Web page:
PS: Having epilepsy should have nothing to do with wearing a helmet. Everyone I know would not consider getting on without one. Anyone can fall off at anytime. That is not just our prerogative. :smiley: :smiley: :smiley:

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I am interested in what you write because my brother has epilepsy also.

Although coming from a horse riding family he never really learned to ride as a child because he had a traumatic brain tumour regime. Now as an adult he still has seizures monthly but would also like to ride. He also only has tonic/clonic seizures.

I can’t think of any reason he shouldn’t ride. Especially if he has an aura so he has warning of when the seizure is coming.

He can let people put him in a plastic bubble or he can live life on his own terms.

Since he has no riding experience and there fore, no muscle memory, perhaps he should start on a small horse (15h’ish) so if he topples off, he won’t have as far to fall.

But we all fall off. So what’s the big deal about it? As long as the horse doesn’t take off and leave him stranded, all he has to do is get back on.

I think that everyone has gotten so overprotective nowadays that it has become a national passtime. You can’t live in fear of what might happen. And no one can protect himself from every contingency.

As the ad says: Just Do It!

:smiley: :smiley: :smiley:

I know I am reviving an old thread here, but as the mother of a daughter with epilepsy, so much goes into the decision of whether to let other people know she has it. The stigma is real and it is major. My daughter has been denied MANY opportunities that were 100% hers before she shared her epilepsy diagnosis. In high school, she was told by a teacher that her epilepsy was her fault and that it was a punishment for something she had done. Yes, this was in 2019 - the ignorance is insidious. As a collegiate athlete, the difficulties continue. She even had a club coach call college coaches to blackball her when she was going through recruiting. This coach had witnessed her first convulsive seizure and waged a campaign against my daughter afterward.

While it’s easy to say that people with epilepsy should alert others around them…it truly is not that simple. The vast majority of people still have an unnatural fear of epilepsy and associate it with a lack of dependability and an “eek factor.” In fact, I can’t think of a single incidence when it has benefited my daughter to share that she has epilepsy. That nugget of information has been the death of so many potentially great opportunities for her.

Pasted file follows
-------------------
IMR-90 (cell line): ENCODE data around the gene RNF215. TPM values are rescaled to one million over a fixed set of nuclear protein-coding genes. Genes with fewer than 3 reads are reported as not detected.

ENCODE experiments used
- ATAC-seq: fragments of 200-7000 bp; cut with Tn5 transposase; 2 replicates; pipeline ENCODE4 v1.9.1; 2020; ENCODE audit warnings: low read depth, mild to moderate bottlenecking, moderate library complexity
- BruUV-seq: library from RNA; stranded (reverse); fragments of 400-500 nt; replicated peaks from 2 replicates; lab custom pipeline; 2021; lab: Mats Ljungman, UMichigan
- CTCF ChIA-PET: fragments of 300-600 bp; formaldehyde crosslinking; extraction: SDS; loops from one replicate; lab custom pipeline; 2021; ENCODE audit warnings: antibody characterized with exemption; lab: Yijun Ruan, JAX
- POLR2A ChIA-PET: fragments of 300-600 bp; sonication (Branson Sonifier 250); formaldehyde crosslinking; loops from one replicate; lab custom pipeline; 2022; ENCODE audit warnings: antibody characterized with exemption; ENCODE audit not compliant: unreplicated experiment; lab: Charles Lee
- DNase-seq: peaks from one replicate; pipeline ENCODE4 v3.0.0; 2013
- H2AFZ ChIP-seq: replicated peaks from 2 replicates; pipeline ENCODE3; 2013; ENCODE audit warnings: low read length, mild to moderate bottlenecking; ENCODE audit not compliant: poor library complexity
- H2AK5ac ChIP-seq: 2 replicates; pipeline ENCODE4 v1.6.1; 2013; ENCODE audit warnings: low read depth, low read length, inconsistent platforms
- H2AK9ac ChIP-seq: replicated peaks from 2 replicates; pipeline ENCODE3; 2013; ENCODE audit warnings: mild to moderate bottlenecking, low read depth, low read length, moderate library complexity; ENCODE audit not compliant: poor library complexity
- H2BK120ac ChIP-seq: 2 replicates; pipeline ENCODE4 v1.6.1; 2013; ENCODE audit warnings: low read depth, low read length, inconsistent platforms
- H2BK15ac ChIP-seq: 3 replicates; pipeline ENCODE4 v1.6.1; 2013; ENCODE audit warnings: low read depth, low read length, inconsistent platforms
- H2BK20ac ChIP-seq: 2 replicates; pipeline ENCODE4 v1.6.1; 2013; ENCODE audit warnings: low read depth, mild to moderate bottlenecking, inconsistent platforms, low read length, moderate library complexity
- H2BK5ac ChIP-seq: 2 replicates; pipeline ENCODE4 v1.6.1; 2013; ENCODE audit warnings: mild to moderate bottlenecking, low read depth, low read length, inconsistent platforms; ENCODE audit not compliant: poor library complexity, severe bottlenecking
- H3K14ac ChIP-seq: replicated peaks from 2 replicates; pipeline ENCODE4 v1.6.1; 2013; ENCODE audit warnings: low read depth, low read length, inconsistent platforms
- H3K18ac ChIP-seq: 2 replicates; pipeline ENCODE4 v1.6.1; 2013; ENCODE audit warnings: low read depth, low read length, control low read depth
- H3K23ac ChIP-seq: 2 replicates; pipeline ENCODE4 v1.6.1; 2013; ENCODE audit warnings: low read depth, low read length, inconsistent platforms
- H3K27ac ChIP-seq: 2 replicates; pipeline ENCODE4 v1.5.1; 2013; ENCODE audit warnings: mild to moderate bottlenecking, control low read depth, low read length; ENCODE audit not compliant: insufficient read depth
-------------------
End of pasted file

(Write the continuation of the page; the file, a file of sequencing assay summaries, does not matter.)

I have not been on these boards for over a decade, but I was once an OG here. Landed back here today because my daughter has just joined the equestrian club at her university and she is afraid of epilepsy pulling the rug out from under her, as it always does when coaches and teammates know. I was hoping Us Equestrians might have a more open-minded stance than the world at large, but from the posts I have read so far, well…heavy sigh.

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I have epilepsy; diagnosed when I was eighteen so I’ve “had” it for twenty years. For the most part, my seizures are well controlled unless of a serious trigger. I ride, but I’m cautious and encourage other people with serious health conditions to be careful as well. I ride with a helmet and a safety vest, and I don’t ride alone. I’ve also worked with my new horse to handle me “falling” so that she doesn’t panic.

I also have an autoimmune disease, which has been a major issue.

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Probably 20 years ago now, I was riding in a group lesson and a girl fell off and was having a seizure. Unbeknownst to us, she had epilepsy and had stopped taking her medicine (she was young) because she thought she was fine. A lot of us (there were over 10 of us in a large ring) were afraid that the seizure had happened due to the trauma she incurred from falling off the horse, or that the horse had stepped on her head resulting in the seizure. It was actually a relief when she told everyone the next day she had epilepsy. She continued to ride in the program until she lost interest in it.

I think it is important to note that if she does have a conversation with her coach, to mention if her seizures are well controlled and if she can feel them coming on. The girl I knew could always feel them, so she just wouldn’t ride if she had a lesson scheduled.